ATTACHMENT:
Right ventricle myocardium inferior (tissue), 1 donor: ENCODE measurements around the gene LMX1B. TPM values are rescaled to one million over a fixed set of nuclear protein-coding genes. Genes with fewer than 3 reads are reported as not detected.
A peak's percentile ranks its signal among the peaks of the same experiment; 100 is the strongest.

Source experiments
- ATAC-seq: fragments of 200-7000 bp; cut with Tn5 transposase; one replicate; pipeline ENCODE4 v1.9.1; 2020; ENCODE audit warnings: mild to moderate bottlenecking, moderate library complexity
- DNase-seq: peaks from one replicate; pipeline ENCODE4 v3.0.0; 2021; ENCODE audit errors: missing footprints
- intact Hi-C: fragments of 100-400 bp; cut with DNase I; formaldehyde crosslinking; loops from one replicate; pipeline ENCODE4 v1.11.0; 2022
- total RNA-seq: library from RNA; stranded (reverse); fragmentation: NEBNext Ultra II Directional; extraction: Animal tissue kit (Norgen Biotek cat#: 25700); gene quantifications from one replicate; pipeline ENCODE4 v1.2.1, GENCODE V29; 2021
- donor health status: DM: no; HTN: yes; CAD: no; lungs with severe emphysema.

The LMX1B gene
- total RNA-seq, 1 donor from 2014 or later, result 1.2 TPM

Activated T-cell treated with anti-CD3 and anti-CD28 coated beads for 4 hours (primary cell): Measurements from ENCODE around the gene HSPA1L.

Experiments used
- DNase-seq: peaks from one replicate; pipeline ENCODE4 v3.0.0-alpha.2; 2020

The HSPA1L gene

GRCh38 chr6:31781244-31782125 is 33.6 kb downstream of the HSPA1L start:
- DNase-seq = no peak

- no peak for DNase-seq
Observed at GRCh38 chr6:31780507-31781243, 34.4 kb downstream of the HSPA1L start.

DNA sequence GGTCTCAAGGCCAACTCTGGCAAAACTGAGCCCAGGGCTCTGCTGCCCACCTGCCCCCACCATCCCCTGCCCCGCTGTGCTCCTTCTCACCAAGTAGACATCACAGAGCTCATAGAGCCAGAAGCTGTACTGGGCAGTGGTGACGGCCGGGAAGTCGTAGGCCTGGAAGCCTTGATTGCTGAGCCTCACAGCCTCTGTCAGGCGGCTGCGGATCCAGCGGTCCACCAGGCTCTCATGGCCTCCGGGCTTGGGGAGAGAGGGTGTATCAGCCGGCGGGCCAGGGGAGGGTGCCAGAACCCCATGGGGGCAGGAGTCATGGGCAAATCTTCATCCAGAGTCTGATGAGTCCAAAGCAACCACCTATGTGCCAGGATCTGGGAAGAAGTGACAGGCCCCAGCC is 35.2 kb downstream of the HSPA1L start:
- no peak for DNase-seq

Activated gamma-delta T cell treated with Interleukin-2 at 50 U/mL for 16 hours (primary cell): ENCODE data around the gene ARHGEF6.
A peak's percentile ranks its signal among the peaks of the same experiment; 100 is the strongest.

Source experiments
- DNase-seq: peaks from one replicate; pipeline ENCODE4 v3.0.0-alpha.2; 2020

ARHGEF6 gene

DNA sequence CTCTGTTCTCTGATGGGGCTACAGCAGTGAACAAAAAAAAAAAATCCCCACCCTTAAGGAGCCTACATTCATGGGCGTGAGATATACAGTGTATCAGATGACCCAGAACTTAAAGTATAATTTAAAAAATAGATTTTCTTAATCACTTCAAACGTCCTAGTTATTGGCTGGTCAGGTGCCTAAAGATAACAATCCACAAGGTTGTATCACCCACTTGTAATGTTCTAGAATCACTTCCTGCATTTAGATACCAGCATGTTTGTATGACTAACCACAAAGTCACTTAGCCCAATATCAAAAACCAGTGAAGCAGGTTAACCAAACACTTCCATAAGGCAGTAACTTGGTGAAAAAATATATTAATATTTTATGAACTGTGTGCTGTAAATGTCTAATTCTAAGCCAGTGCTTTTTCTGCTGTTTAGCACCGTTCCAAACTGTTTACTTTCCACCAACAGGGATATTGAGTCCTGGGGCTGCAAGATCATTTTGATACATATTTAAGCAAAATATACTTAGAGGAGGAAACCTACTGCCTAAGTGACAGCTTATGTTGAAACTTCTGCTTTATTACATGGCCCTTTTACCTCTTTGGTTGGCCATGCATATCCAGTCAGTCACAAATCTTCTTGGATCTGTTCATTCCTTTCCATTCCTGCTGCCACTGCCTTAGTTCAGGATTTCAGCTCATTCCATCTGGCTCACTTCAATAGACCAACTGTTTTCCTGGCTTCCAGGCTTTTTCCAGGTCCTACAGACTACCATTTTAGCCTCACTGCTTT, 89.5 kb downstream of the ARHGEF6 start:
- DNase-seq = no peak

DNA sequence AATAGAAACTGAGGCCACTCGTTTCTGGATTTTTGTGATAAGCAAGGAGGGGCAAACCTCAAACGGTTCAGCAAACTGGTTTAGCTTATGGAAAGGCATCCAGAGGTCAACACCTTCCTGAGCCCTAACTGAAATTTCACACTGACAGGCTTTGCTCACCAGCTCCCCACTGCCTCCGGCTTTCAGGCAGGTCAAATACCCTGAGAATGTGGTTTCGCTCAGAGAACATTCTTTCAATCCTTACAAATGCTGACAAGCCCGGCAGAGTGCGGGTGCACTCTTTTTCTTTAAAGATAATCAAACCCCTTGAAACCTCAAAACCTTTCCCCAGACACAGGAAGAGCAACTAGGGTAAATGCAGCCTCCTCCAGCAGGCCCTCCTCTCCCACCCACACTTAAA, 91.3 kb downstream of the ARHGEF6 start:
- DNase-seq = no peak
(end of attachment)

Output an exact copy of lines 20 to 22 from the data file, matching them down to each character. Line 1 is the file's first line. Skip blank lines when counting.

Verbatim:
- no peak for DNase-seq

Activated gamma-delta T cell treated with Interleukin-2 at 50 U/mL for 16 hours (primary cell): ENCODE data around the gene ARHGEF6.
A peak's percentile ranks its signal among the peaks of the same experiment; 100 is the strongest.